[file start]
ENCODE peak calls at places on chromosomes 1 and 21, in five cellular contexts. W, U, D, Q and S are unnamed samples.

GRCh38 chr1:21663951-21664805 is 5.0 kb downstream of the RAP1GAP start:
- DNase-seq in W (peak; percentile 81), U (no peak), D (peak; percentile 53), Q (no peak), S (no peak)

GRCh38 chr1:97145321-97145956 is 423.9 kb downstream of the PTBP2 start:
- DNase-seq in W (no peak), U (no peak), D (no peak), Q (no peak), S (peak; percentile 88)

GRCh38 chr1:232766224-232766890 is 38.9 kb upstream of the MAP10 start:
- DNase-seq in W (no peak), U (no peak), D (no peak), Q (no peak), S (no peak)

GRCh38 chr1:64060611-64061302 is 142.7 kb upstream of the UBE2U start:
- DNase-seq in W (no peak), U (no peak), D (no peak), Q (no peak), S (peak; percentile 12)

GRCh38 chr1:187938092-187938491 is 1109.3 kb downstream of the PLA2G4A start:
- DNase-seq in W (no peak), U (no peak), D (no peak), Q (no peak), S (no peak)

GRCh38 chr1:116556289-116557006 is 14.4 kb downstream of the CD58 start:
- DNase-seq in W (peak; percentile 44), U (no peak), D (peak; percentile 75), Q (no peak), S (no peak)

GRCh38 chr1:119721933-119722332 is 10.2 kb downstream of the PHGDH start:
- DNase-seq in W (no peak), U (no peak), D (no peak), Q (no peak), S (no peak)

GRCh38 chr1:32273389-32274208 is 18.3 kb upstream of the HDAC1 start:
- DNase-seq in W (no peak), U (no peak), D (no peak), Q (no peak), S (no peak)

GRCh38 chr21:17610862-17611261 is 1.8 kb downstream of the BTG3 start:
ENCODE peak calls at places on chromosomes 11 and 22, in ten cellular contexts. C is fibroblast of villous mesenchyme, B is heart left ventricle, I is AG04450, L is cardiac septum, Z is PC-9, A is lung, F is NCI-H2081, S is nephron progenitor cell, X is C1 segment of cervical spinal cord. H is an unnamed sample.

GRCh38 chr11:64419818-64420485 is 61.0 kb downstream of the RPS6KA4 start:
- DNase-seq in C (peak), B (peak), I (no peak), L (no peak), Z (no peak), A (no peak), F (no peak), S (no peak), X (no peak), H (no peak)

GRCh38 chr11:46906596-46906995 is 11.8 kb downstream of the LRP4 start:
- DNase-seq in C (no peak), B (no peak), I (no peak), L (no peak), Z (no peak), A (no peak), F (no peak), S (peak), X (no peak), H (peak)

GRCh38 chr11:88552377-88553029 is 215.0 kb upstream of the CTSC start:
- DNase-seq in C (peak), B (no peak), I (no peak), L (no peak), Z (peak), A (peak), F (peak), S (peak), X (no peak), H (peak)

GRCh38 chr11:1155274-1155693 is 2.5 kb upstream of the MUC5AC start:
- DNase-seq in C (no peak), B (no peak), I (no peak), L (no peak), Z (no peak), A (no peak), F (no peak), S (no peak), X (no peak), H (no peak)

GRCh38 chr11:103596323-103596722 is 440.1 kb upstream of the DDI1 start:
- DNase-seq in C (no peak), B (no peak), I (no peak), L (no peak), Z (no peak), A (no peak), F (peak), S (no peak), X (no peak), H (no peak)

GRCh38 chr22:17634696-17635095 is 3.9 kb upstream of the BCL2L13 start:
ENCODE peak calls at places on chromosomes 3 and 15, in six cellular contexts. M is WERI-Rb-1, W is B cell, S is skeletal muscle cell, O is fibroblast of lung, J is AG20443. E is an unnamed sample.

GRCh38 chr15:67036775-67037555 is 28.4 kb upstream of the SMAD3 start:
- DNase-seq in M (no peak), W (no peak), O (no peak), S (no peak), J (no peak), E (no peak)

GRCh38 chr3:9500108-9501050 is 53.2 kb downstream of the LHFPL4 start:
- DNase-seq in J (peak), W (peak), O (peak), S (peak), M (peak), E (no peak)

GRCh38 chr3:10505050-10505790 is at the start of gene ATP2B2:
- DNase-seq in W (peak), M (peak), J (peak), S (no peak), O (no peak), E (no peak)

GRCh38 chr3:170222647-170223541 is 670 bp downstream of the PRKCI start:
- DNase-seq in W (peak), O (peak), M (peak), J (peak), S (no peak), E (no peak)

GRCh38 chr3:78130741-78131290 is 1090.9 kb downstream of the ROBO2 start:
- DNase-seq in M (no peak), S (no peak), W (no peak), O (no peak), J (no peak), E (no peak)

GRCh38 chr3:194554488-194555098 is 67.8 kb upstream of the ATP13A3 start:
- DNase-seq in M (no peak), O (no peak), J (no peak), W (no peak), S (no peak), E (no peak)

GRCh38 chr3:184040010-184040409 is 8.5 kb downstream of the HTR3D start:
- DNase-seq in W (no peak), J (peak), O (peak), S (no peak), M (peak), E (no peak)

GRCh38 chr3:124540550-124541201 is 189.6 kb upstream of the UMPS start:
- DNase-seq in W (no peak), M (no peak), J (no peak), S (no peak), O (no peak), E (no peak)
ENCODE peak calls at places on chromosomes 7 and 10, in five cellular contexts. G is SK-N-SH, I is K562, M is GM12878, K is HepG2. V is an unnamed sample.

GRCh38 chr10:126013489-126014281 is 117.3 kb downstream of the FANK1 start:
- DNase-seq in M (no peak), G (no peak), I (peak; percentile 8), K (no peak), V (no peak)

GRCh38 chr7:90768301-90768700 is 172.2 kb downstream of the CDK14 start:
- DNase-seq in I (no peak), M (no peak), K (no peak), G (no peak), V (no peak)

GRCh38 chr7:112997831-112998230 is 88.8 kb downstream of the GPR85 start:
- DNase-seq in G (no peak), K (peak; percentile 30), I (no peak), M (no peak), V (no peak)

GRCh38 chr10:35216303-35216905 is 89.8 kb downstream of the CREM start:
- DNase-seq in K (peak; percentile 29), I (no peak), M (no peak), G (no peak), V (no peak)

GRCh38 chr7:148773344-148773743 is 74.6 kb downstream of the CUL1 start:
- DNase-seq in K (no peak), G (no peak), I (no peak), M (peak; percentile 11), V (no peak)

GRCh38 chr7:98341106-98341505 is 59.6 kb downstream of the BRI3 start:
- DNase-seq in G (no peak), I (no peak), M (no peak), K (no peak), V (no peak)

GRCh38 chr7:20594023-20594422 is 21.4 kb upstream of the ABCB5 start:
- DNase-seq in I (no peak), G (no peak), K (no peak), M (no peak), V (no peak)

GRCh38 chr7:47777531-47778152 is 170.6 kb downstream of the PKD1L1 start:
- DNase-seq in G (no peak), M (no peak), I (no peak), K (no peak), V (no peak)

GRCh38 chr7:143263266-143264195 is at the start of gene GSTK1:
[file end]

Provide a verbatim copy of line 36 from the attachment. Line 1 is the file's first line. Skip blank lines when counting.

GRCh38 chr3:10505050-10505790 is at the start of gene ATP2B2: